During his years in the Honors Program, Christian volunteered as a peer mentor. He also is a student reviewer and the marketing and design coordinator for Lucerna, the UMKC undergraduate research journal produced annually by the Honors Program.

After he completes his fellowship, Christian plans to apply to medical school, and he hopes to return to the Midwest.

Meet a Lucerna Author: Denise Dean

What is your Lucerna project about?

My article, “Associations of Environmental Factors and Physical Activity Behaviors: A Photo Analysis, is about how the built environment affects physical activity behaviors among underserved communities in the Kansas City metropolitan area.

Why are you interested in this topic?

I am interested in improving health equity for our community and exploring the associations of the built environment on health behaviors was the perfect start.

What have been the benefits and challenges of this project?

The benefits of this project include working closely with faculty and becoming familiar with scholarly-scientific writing.

What is your advice for students who are interested in publishing their work in Lucerna?

My advice for students who are interested in publishing their work in Lucerna is to make sure you meet your deadlines and carefully read the requirements before submitting your work.

What are your professional plans or goals?

My professional goal is to work towards global health equity by developing sustainable water and sanitation systems as well as increasing access to culturally tailored health education. I will be starting my Masters in Global Public Health Spring of 2022 and plan to pursue a doctoral program soon after.

Meet a Lucerna Author: Brooke Friday

What is your Lucerna project about?

My project, “The Neuropathological Analysis of Sport and Blast TBIs,” co-written with Lauren Cooper, is about traumatic brain injuries (TBIs). Essentially, we’re looking at how the brain is impacted on a short and long-term basis once a TBI has occurred.

Why are you interested in this topic?

There were a lot of things that drew me to this topic. First, I have always loved the intricacies of the brain, and how it is able to adapt and constantly change, especially during injury. Second, a lot of my family is in the military and have been deployed across seas and have had to face the idea that something could change their lives in an instant, so it was almost a tribute to them in a way as well. We’ve seen a lot of studies that have focus specifically on sports injuries. We wanted to see how a military versus sports traumatic brain injury differed.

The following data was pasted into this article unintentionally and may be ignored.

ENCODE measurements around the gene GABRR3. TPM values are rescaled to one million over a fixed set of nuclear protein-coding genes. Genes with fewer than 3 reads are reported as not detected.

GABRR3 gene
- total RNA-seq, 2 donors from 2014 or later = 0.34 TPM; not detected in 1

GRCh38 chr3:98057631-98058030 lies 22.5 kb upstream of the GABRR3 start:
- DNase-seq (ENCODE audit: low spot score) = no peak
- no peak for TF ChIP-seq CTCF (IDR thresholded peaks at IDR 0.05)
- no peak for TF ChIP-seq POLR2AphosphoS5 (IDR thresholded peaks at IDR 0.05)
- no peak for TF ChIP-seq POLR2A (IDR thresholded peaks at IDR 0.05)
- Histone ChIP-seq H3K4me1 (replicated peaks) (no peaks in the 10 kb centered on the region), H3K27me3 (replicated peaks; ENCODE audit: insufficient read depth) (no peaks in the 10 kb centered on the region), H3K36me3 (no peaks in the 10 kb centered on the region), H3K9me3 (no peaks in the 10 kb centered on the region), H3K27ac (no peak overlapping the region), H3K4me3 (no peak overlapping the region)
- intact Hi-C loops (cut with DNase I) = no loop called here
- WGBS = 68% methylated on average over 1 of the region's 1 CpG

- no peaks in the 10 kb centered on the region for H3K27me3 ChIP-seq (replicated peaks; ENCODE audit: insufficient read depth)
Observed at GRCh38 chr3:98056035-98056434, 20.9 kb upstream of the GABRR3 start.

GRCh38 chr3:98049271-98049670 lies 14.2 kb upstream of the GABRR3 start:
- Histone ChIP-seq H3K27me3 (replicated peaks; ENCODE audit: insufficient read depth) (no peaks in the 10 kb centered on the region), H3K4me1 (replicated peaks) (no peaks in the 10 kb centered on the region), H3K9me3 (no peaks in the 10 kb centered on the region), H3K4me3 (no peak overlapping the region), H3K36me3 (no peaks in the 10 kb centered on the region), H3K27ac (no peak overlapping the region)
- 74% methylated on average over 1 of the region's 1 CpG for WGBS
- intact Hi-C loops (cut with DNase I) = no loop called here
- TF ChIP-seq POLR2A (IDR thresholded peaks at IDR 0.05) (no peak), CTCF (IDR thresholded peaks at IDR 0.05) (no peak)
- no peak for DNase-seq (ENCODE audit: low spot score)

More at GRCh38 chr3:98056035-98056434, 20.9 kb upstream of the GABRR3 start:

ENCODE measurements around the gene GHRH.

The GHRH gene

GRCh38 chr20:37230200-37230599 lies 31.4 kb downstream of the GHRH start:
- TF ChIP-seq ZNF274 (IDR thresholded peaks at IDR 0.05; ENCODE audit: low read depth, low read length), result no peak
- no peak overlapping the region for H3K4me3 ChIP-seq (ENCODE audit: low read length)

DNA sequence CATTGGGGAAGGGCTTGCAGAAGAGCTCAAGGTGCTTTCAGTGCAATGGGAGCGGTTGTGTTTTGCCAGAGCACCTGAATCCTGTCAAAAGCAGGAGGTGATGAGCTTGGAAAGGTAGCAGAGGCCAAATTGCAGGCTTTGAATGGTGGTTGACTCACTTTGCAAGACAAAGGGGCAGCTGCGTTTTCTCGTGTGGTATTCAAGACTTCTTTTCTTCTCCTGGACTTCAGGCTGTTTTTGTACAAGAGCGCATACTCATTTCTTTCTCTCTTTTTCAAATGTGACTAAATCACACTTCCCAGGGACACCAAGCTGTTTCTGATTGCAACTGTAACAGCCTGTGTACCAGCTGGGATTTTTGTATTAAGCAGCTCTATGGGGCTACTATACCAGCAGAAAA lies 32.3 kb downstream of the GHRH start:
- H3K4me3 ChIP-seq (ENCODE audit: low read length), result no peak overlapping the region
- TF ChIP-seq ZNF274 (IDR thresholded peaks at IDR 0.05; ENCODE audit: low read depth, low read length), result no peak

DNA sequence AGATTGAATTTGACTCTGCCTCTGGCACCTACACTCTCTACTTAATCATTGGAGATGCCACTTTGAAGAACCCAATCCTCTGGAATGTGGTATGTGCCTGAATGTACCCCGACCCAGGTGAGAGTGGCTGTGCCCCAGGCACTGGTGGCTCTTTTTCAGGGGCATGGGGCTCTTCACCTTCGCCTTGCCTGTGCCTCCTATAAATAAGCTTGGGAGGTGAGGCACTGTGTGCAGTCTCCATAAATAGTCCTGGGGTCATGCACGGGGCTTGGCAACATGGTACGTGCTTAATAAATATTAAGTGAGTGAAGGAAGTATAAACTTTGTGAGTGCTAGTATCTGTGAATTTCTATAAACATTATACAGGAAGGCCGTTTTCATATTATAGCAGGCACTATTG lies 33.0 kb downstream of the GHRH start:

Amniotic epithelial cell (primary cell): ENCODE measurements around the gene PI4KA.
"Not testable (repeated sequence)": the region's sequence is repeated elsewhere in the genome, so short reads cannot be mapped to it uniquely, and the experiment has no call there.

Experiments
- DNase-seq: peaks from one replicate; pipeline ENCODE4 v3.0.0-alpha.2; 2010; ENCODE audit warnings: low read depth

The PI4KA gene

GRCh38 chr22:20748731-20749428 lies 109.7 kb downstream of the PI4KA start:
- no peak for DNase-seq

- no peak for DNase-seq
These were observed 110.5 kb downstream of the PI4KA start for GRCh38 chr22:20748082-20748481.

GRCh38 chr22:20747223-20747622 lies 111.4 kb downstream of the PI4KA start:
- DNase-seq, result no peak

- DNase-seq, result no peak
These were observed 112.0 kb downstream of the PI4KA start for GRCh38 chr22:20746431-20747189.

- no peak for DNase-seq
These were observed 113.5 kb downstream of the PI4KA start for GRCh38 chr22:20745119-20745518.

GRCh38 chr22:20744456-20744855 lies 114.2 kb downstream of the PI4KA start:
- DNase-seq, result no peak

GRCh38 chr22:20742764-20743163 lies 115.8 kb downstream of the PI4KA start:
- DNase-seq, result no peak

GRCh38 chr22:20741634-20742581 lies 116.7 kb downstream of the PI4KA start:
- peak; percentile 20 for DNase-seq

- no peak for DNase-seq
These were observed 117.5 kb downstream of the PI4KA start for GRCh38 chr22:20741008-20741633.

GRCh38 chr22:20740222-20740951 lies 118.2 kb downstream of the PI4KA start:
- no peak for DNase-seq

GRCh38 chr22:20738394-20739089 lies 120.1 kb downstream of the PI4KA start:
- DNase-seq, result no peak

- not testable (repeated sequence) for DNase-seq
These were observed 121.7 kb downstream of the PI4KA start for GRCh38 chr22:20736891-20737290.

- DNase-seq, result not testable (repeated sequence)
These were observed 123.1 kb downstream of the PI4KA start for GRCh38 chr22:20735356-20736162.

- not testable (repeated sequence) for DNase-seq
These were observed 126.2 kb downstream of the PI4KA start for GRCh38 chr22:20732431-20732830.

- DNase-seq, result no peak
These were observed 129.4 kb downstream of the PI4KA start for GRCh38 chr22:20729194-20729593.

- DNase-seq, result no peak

What have been the benefits and challenges of this project?

There was definitely a challenge in getting the research we needed, especially on the military blast side. There isn’t a whole lot of information out there, which is one of the reasons why we wanted to investigate it. The government isn’t going to just publish all this on their soldiers. But after intense research and even contacting currently deployed relatives, we had so much research at our hands. There was a lot of sifting through information to figure out statistics and the specific impacts of the mechanism that an IED had on the brain. There were weeks where we were just going through this information with a fine-tooth comb and it really taught us the importance and diligence of this information and why it is so important to get out there for others to see.

What is your advice for students who are interested in publishing their work in Lucerna?

If I had to give any advice, it would be to put your heart and soul into your research. That sounds cheesy, but if you love what you were researching and you have such an affinity for it, you won’t back down until it’s perfect. And once you think you’re done, go over it five more times. See if there’s any more information out there to help you. We gain access to more information every day and research that spans our knowledge that needs to be examined. Use your resources and professors, and reach out to people who are experts in the field you are researching.